Court hears details of water firm's dishonesty

Executives, current and former, at Severn Trent Water have been hastily distancing themselves from accusations of dishonesty, as sentencing on convictions for deliberate falsification of leak statistics was adjourned until next month.

In precedent-setting proceedings at London's Old Bailey, a criminal court judge heard detailed accusations of "sophisticated dishonesty" at the company and "deliberate decisions" taken by senior staff to mislead the regulator.

Although no individual is named as a defendant, former executives are accusing the company's current management of using them as scapegoats and claiming that the case is one-sided.

The utility pleaded guilty to two charges of providing incorrect information to Ofwat in 2001 and 2002. It has already been fined a record £35.8m by the regulator for false recording and poor customer service and now faces an unlimited fine under criminal proceedings brought by the Serious Fraud Office (SFO). Severn Trent has admitted reporting leaks of 340 megalitres per day, when in reality the losses were 514 megalitres. In some instances, the erroneous figures were blamed on data problems, in other cases on floods or foot-and-mouth. In some cases, the numbers were manipulated to artificially inflate domestic water usage.

Evidence for the prosecution included an email from Will Bradford, Severn Trent's leakage manager, in September 2002 which acknowledges the manipulation of data in order to hit the 340-megalitre target. "Because I was unable to do that within the bounds of credibility, I have had to be selective in the data I have used," wrote Mr Bradford in an email to Mark Wilson, the regulatory director. "I have been economical with the truth."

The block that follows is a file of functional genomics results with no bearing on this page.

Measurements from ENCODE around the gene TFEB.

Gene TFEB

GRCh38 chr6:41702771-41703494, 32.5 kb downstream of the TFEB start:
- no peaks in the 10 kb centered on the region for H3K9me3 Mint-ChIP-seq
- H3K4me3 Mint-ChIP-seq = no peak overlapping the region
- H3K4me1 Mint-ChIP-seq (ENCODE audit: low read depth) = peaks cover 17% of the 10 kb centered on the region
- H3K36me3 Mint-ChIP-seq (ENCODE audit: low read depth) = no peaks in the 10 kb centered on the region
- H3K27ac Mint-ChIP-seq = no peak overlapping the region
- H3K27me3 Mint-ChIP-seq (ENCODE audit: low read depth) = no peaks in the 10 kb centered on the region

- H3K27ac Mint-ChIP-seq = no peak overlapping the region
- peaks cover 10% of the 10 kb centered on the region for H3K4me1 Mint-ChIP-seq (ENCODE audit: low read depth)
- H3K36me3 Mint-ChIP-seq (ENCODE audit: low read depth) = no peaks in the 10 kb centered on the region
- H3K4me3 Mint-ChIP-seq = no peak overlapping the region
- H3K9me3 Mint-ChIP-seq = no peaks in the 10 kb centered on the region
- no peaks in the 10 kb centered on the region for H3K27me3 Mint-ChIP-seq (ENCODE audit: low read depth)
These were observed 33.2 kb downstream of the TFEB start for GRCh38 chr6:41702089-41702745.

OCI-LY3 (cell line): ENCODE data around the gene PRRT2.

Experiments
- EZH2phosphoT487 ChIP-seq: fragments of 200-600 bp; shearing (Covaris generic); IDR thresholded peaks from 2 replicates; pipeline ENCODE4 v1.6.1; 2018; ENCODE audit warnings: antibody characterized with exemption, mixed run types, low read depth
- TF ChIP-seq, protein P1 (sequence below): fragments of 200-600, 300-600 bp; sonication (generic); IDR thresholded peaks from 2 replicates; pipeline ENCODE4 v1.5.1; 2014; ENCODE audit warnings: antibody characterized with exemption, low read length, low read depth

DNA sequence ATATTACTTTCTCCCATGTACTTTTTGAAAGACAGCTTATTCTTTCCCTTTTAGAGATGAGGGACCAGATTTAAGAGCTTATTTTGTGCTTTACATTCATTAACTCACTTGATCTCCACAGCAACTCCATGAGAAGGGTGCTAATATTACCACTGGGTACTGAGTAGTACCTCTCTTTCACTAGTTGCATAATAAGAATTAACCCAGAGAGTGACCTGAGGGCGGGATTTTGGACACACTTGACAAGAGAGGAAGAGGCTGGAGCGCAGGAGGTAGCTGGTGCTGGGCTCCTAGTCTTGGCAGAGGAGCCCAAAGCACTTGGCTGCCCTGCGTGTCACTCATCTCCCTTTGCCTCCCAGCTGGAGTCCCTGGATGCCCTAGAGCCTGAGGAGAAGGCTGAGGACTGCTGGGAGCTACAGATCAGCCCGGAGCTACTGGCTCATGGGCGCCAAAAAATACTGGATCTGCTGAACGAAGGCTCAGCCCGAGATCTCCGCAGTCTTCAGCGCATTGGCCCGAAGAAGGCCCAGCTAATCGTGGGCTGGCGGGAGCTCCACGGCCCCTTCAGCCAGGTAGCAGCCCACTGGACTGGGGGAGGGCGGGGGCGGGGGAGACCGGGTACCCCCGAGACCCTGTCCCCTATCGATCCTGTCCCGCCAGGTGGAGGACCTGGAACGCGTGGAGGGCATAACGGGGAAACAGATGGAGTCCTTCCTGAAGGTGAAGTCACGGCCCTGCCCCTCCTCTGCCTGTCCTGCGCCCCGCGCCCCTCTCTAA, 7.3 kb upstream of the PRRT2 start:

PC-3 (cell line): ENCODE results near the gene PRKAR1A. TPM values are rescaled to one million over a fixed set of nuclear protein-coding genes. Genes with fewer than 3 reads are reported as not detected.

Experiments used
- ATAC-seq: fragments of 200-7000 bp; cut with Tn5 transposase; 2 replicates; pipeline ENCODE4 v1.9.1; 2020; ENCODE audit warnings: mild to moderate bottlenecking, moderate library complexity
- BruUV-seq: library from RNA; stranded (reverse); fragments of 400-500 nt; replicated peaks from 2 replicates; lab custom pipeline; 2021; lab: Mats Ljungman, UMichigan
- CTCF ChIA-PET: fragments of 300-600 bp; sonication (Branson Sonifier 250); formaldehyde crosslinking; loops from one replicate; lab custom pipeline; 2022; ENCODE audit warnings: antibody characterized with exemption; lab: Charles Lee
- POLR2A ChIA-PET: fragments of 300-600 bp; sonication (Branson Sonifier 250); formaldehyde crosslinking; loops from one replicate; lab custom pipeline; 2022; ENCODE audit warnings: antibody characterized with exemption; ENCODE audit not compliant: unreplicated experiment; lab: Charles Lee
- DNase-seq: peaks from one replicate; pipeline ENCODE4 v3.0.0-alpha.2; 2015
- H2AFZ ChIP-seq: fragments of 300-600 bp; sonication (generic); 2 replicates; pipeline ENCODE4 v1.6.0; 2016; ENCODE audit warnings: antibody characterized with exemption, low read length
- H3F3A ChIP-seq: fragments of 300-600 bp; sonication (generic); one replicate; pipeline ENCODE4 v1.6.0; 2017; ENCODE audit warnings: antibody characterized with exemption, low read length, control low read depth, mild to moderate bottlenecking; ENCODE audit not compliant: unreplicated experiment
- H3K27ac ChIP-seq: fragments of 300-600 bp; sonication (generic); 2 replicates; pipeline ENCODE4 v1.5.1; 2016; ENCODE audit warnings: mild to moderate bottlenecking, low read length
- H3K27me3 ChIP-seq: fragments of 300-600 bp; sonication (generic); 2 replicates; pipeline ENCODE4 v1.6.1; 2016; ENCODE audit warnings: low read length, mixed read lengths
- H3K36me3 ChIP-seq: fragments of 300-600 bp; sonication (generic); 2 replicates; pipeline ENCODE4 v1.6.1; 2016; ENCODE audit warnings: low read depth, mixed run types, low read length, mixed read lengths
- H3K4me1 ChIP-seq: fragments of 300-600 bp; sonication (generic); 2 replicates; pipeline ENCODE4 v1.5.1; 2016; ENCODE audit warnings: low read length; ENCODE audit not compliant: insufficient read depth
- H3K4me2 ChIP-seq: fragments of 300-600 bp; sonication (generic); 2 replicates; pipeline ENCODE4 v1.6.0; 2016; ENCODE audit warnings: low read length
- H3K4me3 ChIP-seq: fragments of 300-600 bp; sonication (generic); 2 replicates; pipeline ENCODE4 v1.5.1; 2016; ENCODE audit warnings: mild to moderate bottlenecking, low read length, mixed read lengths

But Mr Wilson claims he never read any incriminating emails. "None of the allegations of dishonesty asserted against me were ever put to me by the SFO," he said in a statement.

Brian Duckworth, Severn Trent's former managing director, said: "I have consistently denied any criminal activity. As the prosecution made clear, any finding is not against any named individual since they are not parties and therefore cannot set out their side of the story."

The current management has blamed the scandal fairly and squarely on its predecessors. In April, Tony Wray, who took over as chief executive last year, said: "We deeply regret the mistakes of the previous regime."

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